If I could win a lady at leapfrog, or by vaulting into my saddle with my armor on my back, under the correction of bragging be it spoken, I should quickly leap into a wife. Or if I might buffet for my love, or bound my horse for her favors, I could lay on like a butcher and sit like a jackanapes, never off. But, before God, Kate, I cannot look greenly, not gasp our my eloquence, nor I have no cunning in protestation, only downright oaths which I never use till urged, nor never break for urging. If thou canst love a fellow of this temper, Kate, whose face is not worth sunburning, that never looks in his glass for love of anything he sees there, let thine eye by thy cook.

I speak to thee plain soldier. If thou canst love me for this, take me; if not, to say to thee that I shall die, is true; but for thy love, by the Lord, no; yet I love thee too. And while thou liv'st, dear Kate, take a fellow of plain and uncoined constancy, for he perforce must do thee right, because he hath not the gift to woo in other places. For these fellows of infinite tongue that can rhyme themselves into ladies' favors, they do always reason themselves out again. What! A speaker is but a prater; a rhyme is but a ballad. A good leg will fall, a straight back will stoop, a black beard will turn white, a curled pate will grow bald, a fair face will wither, a full eye will wax hollow; but a good heart, Kate, is the sun and the moon; or rather, the sun, and not the moon, for it shines bright and never changes, but keeps his course truly. If thou would have a such a one, take me; and take me, take a soldier; take a soldier, take a king. And what say'st thou then to my love? Speak, my fair, and fairly, I pray thee.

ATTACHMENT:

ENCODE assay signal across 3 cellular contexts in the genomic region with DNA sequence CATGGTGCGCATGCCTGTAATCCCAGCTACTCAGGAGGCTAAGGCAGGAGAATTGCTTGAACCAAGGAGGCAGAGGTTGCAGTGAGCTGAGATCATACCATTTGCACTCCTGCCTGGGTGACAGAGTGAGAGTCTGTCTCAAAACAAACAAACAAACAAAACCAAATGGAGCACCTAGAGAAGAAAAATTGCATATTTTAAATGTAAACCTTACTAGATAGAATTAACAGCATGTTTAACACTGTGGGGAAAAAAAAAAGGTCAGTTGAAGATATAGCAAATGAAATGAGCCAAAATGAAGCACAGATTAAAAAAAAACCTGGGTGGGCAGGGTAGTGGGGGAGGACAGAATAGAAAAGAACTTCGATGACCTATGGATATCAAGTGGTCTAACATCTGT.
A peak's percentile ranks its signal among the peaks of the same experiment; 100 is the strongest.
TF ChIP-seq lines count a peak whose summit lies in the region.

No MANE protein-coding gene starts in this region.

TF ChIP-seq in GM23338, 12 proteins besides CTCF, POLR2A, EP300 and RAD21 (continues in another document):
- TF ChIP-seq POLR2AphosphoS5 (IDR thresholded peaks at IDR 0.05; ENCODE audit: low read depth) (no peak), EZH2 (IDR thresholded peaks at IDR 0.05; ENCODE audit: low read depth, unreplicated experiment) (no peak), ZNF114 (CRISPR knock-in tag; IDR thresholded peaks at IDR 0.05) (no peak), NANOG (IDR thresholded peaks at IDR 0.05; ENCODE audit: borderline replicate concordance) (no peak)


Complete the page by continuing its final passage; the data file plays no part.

5. The Fountainhead - the defense of individualism.

6. Via Tigerhawk, Jack Nicholson in A Few Good Men. He knows me too well :p

7. Inspiration.

Feel free to nominate your own favorites (which links if you can find them!) in the comments section.

Posted by Cassandra at December 19, 2008 08:04 AM

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Comments

Good call with #1. The Lion in Winter is the single best Christmas movie ever made. Anybody who says otherwise is a fool and a nave.

Posted by: TigerHawk at December 19, 2008 09:47 AM

I would nominate this one, although I can understand why it might be controversial around the Villainous Household.

Posted by: TigerHawk at December 19, 2008 10:02 AM

*grin*

You'd have been disappointed if I didn't stick this one up.

http://www.youtube.com/watch?v=bPXVGQnJm0w&feature=related

Posted by: BillT at December 19, 2008 10:48 AM

Well what about this one from spaceballs?

HELMET: What the hell am I looking at? When does this happen in the movie?

SANDURZ: Now. You're looking at now, sir. Everything that happens now, is happening now.

HELMET: What happened to then?

SANDURZ: We passed it?

HELMET: When?

SANDURZ: Just now. We're at now, now.

HELMET: Go back to then.

SANDURZ: When?

HELMET: Now.

SANDURZ: Now?

HELMET: Now.

SANDURZ: I can't.

HELMET: Why?

SANDURZ: We missed it.

HELMET: When?

SANDURZ: Just now.

HELMET: When will then be now?

SANDURZ: Soon.

HELMET: How soon?

Posted by: Duncan at December 19, 2008 12:30 PM

Cassandra, how could you do this to me?????
Please ban me from this thread for the rest of the day.

Okay here's some of my favorites.

Moby Dick Captain Ahab and Starbuck have a couple of wee dark chats. I couldn't find a clip of the first one, but I remember it well.)

Starbuck: To be enraged with a dumb brute that acted out of blind instinct is blasphemous.